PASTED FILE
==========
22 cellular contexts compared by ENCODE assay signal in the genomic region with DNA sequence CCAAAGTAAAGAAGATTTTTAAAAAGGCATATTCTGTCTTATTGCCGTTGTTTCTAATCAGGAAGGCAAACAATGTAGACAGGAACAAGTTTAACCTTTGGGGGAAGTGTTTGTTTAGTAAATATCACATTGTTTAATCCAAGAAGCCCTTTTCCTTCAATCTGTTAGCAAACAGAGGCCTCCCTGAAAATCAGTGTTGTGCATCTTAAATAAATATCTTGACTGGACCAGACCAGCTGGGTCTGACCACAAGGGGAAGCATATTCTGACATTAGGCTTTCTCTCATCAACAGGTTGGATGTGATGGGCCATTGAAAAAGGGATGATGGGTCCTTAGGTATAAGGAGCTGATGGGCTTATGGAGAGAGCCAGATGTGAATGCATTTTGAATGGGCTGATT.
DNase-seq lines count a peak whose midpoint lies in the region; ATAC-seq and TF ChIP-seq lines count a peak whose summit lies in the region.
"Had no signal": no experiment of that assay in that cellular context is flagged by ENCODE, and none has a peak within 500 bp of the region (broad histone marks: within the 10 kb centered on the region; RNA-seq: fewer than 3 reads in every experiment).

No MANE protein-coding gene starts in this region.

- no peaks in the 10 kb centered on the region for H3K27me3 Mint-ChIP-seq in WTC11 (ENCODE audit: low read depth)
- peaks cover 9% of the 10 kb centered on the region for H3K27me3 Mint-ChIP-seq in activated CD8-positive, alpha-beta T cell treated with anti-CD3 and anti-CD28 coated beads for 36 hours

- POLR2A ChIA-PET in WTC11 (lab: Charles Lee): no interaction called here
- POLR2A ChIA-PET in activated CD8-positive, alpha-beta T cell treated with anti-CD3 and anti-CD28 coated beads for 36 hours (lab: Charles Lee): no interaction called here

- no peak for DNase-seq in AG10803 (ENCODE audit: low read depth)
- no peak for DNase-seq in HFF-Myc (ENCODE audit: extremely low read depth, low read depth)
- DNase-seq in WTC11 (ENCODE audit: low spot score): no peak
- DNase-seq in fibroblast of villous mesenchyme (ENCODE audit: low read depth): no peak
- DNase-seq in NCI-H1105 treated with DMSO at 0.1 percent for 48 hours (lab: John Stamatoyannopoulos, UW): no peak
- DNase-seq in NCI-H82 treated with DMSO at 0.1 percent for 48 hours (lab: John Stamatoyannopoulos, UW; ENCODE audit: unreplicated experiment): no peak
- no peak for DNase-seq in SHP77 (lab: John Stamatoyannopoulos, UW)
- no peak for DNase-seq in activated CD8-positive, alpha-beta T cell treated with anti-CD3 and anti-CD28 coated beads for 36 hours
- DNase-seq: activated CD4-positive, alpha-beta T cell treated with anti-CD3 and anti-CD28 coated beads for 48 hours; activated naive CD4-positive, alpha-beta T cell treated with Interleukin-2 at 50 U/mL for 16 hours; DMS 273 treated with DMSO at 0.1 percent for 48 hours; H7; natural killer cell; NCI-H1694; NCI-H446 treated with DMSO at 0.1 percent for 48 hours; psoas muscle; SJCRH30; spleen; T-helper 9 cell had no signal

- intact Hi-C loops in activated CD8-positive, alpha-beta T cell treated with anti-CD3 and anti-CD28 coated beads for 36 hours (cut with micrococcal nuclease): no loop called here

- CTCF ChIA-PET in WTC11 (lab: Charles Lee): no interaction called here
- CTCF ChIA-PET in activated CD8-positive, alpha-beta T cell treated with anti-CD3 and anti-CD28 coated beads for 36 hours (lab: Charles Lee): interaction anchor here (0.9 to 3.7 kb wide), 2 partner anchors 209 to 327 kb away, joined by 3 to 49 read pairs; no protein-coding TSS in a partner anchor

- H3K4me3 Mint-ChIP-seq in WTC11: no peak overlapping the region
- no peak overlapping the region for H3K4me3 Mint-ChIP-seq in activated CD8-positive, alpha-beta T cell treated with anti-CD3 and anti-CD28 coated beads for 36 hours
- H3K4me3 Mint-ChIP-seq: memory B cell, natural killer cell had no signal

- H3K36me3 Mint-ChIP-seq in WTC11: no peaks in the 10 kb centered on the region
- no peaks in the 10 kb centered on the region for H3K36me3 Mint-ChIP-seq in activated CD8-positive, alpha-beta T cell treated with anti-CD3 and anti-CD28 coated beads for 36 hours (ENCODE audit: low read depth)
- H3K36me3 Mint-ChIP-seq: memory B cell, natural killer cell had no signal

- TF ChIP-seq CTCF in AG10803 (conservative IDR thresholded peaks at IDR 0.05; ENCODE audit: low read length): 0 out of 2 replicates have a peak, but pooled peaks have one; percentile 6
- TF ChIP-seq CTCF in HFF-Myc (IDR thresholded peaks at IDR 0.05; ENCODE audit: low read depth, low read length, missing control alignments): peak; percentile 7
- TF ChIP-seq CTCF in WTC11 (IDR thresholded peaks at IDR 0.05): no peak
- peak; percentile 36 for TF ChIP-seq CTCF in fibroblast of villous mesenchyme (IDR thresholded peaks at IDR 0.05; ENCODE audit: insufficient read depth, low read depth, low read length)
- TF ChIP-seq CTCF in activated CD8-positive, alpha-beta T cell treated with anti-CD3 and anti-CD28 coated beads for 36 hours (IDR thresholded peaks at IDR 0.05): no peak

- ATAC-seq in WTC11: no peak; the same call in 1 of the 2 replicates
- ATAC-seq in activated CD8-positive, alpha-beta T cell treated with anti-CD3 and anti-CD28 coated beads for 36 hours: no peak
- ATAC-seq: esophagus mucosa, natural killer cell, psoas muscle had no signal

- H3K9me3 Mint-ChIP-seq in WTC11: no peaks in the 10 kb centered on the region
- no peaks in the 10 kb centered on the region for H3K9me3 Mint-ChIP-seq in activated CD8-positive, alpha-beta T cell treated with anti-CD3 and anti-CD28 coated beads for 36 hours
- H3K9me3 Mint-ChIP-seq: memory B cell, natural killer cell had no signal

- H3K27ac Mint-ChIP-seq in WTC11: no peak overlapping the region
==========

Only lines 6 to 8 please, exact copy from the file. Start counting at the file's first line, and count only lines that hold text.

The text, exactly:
- peaks cover 9% of the 10 kb centered on the region for H3K27me3 Mint-ChIP-seq in activated CD8-positive, alpha-beta T cell treated with anti-CD3 and anti-CD28 coated beads for 36 hours

- POLR2A ChIA-PET in WTC11 (lab: Charles Lee): no interaction called here
- POLR2A ChIA-PET in activated CD8-positive, alpha-beta T cell treated with anti-CD3 and anti-CD28 coated beads for 36 hours (lab: Charles Lee): no interaction called here